In the beginning was a group of Shapers, each responsible for making a different group of creatures in the world, each with their own particular gift. Satoris, third-born, refused to withdraw his gift—desire—from the world, and thus began the great conflict between him and his oldest sibling, Haomane.

A thousand years later, Haomane's prophecy is coming true through the actions of the elf-like Ellylon and Men, and Satoris' Three are working to prevent it. An assortment of different characters parades across the novel, sometimes to the point of confusion. Moral ambiguities abound, and one isn't sure which side of the conflict is in the right by the end of the book.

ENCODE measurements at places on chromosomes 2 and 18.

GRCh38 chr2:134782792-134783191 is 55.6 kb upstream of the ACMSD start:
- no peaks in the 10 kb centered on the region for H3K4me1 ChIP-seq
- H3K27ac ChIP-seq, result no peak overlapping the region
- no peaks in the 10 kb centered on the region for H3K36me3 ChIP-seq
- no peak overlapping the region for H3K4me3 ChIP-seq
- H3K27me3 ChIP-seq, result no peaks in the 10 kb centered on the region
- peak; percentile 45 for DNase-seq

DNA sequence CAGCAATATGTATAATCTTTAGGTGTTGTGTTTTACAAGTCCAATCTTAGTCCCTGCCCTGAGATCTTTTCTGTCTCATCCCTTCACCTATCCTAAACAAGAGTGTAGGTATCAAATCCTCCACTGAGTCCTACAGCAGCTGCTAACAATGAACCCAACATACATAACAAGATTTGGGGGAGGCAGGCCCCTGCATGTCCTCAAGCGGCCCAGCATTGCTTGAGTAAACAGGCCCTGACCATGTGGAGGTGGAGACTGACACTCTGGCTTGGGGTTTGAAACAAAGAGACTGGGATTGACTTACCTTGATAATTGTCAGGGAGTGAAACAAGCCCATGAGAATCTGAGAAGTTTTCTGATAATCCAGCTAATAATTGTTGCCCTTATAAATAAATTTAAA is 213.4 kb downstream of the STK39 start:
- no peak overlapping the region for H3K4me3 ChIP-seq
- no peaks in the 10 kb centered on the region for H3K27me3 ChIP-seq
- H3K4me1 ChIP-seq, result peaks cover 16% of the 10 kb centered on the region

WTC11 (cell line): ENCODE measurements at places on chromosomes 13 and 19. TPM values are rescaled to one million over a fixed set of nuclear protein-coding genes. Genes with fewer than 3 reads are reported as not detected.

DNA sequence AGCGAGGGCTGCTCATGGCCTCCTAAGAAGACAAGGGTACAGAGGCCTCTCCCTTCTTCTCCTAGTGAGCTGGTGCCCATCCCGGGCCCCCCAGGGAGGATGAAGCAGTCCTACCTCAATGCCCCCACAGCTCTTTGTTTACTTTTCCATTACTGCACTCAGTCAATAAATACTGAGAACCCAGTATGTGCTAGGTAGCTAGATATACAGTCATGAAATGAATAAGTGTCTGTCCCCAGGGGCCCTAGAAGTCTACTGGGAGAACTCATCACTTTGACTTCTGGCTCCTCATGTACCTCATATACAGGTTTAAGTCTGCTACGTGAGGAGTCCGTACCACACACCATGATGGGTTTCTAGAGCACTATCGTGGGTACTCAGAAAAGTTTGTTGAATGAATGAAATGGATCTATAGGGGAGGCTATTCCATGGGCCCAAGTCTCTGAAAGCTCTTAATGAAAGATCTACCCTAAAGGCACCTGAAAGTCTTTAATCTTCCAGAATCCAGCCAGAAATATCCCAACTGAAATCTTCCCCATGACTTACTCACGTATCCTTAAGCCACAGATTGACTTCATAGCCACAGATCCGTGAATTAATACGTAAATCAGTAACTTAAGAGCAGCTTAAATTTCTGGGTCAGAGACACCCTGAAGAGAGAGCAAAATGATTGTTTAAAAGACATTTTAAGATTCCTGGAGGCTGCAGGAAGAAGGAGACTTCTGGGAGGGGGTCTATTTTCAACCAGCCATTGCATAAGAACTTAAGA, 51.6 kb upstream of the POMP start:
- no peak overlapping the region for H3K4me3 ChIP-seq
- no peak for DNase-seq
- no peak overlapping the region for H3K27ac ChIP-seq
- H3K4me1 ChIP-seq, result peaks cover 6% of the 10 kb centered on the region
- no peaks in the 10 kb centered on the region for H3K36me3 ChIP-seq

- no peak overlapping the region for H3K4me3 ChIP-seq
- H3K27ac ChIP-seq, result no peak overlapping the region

Though Banewreaker is solidly plotted and beautifully written, none of the characters are particularly compelling, which makes this a difficult read and doesn't engender much sympathy for the difficult decisions that either side is forced to make. A disappointment compared to Carey's earlier novels, this book tackles the big ideas of good and evil—are you evil just because everyone else says you are? (Nov., 432 pp., $27.95)
Reviewed by: 
Natalie A. Luhrs